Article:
Waterbird response indicates floodplain wetland restoration
Despite extensive anthropogenic degradation of most wetlands and other aquatic habitats associated with large rivers in the Midwest, the region still supports continentally important numbers of waterbirds during autumn and spring migration; however, few data exist to evaluate wetland restoration success and identify thresholds where changes in management may be necessary to meet conservation targets. We tracked waterbird response to restoration of a historical floodplain wetland complex along the Illinois River during 2007–2013 relative to waterbird use of other wetlands and floodplain lakes in the region. Dabbling ducks and other waterbirds showed dramatic responses to restoration, each accumulating more than 3 million use-days/year and comprising more than 30% of the total waterbird use-days in the Illinois River Valley during autumn and spring migrations. We identified use that was strongly disproportionate to availability within the region for several waterbird taxa and documented nesting by several species of conservation concern. Many species and foraging guilds of waterbirds [e.g., American coot (Fulica americana), dabbling ducks (Anatini)] responded rapidly to wetland restoration, continued to use Emiquon Preserve regardless of changing conditions at reference sites, and showed relatively limited temporal variation, thereby demonstrating their utility as indicators of habitat conditions and restoration trajectory.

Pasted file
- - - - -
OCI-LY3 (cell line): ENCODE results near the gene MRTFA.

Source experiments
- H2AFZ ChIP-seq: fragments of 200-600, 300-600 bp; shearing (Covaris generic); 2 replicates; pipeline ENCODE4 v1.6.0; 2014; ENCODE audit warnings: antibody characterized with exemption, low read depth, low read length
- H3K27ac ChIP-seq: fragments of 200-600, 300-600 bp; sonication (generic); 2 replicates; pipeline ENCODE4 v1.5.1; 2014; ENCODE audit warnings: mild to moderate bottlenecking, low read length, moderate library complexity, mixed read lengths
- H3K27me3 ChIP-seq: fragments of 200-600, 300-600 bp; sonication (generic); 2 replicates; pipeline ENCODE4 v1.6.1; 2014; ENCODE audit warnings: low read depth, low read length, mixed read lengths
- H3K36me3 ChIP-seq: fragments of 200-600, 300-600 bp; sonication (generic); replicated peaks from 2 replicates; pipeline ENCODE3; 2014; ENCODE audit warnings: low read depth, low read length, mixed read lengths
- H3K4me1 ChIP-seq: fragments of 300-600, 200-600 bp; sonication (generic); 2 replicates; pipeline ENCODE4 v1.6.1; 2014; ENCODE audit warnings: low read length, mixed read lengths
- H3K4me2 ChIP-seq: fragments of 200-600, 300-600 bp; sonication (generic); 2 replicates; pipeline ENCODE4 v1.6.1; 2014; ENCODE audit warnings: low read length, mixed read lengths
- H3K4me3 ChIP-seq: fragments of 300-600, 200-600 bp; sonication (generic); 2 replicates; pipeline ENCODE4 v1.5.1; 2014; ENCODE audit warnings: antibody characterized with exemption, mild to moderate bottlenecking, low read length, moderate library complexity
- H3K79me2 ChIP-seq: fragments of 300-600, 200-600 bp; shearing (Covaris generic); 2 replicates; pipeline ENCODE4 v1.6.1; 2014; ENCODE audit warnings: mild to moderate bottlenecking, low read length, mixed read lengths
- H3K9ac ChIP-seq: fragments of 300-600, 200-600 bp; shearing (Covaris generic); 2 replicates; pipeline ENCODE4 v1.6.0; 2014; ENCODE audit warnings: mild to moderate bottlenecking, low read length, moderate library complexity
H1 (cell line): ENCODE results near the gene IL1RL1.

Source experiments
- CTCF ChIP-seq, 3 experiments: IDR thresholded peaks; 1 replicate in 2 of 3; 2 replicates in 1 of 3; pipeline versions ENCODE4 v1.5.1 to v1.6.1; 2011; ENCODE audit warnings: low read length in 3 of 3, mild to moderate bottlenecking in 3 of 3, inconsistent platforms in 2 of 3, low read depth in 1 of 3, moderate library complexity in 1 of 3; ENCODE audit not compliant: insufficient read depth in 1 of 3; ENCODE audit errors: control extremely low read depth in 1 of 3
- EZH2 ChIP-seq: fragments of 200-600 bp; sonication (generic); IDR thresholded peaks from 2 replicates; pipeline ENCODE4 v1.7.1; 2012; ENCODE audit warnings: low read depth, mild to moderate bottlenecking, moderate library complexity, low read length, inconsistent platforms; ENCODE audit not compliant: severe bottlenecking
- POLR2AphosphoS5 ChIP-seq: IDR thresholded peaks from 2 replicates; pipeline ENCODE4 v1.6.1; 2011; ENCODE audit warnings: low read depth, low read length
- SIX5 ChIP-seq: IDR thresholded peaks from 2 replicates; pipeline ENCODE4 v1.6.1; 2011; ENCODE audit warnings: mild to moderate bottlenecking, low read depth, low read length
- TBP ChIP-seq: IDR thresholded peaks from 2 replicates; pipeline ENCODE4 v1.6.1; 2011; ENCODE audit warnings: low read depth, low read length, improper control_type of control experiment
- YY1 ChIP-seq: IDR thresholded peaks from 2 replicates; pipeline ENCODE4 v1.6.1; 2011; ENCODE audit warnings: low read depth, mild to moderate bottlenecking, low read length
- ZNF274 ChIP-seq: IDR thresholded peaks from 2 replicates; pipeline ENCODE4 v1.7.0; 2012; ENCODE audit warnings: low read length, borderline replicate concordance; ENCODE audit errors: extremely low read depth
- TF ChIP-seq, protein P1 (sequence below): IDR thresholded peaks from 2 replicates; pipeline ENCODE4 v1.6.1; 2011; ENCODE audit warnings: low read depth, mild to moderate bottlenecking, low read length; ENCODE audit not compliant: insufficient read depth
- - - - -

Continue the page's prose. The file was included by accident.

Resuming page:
Publisher URL: https://link.springer.com/article/10.1007/s10750-016-3004-3